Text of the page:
Faculty & Staff

Dear Faculty/Staff Member,

While in the past the Office of Learning Support Services has solely been a resource for students with documented disabilities, we are pleased to inform you that our services are now available to all students.  In addition to the increasing number of students with disabilities enrolling in courses at Villanova, there are an even larger number of students requiring instruction and guidance in the areas of time management, test-taking skills, and study skills.  While it is essential that you, the faculty, understand the laws pertaining to the students with disabilities and are acquainted with the characteristics of the many "hidden" disabilities that you may encounter in the classroom, it is also important that you recognize those non-disabled students who are struggling with the daily rigors of college academics. The Office of Learning Support Services strives to meet the needs of both students with disabilities and those students who are encountering difficulties with organization and time management, as well as with adjusting to the academic demands of college.

Students bring a unique set of strengths and experiences to college, and students with disabilities are no exception. The range of disabilities includes sensory impairments, neurologically-based disorders, learning disabilities, and those disabled by chronic health and psychological disorders. While the students may learn in different ways, it does not imply diminished ability. Prospective students complete standard admissions application processes and must meet the same criteria as other students. The disclosure of a disability during the admission process is not required but information about services is included with the freshman packet and students are encouraged to meet with Learning Support Services to discuss specific needs. Academic accommodations cannot be made without appropriate documentation.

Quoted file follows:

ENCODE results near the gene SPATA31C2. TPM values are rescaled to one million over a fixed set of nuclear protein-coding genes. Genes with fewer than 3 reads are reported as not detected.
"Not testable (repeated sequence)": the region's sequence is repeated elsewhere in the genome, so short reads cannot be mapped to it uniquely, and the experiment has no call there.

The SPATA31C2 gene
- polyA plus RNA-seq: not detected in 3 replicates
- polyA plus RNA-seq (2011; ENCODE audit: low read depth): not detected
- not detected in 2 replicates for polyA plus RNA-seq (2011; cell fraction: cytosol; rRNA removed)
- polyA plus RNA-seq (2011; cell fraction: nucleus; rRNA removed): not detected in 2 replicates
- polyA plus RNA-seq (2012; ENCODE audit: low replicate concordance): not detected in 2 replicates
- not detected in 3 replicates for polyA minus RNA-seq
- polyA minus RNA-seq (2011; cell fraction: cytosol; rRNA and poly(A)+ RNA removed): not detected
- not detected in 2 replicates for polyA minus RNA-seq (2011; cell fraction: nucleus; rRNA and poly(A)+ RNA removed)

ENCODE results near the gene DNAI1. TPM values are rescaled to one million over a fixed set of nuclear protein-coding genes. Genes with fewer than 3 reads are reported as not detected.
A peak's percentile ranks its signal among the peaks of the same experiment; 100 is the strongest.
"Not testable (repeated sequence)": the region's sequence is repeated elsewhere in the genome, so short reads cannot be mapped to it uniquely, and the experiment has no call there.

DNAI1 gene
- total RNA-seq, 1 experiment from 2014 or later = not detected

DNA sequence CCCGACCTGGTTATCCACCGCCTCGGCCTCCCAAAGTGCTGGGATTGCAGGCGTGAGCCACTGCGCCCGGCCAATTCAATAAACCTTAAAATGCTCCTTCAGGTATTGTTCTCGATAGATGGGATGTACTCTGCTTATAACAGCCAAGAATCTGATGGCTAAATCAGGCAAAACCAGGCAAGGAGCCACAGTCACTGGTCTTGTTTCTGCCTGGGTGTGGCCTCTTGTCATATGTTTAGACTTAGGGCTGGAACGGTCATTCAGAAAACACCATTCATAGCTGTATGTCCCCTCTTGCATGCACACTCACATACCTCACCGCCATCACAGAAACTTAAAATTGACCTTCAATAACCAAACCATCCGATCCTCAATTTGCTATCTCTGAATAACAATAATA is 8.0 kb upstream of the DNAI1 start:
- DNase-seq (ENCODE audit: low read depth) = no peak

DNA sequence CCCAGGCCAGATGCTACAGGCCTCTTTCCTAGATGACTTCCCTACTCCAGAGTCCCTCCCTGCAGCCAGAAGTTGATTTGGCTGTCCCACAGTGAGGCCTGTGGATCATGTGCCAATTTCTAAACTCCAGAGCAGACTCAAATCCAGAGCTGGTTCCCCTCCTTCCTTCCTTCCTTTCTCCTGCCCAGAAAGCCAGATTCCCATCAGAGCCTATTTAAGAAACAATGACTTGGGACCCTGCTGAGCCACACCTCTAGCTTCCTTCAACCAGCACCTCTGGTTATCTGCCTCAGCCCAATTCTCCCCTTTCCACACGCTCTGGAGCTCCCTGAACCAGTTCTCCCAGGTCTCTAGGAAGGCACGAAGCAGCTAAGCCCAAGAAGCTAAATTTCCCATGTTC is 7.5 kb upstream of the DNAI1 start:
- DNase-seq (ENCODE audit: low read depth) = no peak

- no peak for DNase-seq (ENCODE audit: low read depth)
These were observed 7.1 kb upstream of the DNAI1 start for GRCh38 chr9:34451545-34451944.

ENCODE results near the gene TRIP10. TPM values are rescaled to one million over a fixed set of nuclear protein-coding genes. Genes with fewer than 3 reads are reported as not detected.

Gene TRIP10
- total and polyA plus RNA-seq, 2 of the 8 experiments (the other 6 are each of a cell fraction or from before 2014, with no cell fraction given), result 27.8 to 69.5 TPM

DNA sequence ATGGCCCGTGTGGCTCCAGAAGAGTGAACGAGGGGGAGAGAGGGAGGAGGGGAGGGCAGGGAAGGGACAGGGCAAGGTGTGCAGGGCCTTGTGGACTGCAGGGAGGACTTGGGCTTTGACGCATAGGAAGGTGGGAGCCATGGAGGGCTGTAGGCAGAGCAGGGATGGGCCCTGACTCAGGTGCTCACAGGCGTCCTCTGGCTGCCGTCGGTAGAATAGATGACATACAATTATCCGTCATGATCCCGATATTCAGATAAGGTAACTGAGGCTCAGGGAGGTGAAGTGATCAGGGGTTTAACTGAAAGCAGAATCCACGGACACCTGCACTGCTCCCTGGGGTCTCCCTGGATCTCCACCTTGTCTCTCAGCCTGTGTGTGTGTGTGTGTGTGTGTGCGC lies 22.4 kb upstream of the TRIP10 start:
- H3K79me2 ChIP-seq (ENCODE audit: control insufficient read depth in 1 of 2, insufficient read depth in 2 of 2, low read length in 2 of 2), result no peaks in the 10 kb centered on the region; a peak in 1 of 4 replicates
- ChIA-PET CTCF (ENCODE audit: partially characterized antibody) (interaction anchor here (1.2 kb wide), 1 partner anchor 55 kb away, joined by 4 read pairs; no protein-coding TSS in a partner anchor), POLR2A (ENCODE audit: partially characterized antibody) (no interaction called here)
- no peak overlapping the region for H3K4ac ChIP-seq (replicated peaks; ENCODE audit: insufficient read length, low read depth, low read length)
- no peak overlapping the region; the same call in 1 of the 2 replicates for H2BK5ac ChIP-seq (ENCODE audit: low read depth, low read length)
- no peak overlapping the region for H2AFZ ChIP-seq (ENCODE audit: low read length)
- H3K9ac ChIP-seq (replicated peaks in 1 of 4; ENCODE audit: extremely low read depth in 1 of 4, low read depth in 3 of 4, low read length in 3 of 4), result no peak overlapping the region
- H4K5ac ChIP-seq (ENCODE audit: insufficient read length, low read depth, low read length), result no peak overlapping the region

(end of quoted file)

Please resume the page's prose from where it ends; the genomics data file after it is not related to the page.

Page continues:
Each year over 300 students with permanent disabilities receive academic accommodations. This includes undergraduate and graduate students attending either full or part time. Not included in this number are students with physical disabilities serviced through Student Life's Office of Disability Services and Steve McWilliams. Undoubtedly there are many more students that would be eligible but for various reasons they do not request accommodations. Although students without a documented disability who are struggling academically are not eligible to receive classroom accommodations, they will surely benefit from the workshops and individualized coaching sessions which are available to them through Learning Support Services. Your assistance in encouraging these students to contact our office is most appreciated.

We hope you find this web site a helpful resource in working with your students. We welcome your comments and suggestions.

Sincerely,

Nancy Mott, Director
Lynn Burke, Learning Specialist
Nicole Subik, Learning Specialist

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